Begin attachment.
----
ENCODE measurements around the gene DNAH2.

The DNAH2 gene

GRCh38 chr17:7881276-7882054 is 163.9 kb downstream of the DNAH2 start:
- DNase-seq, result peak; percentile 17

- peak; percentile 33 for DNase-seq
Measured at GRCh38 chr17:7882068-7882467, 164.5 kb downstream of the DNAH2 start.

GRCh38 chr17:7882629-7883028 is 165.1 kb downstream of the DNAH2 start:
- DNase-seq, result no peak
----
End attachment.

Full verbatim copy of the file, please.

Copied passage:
ENCODE measurements around the gene DNAH2.

The DNAH2 gene

GRCh38 chr17:7881276-7882054 is 163.9 kb downstream of the DNAH2 start:
- DNase-seq, result peak; percentile 17

- peak; percentile 33 for DNase-seq
Measured at GRCh38 chr17:7882068-7882467, 164.5 kb downstream of the DNAH2 start.

GRCh38 chr17:7882629-7883028 is 165.1 kb downstream of the DNAH2 start:
- DNase-seq, result no peak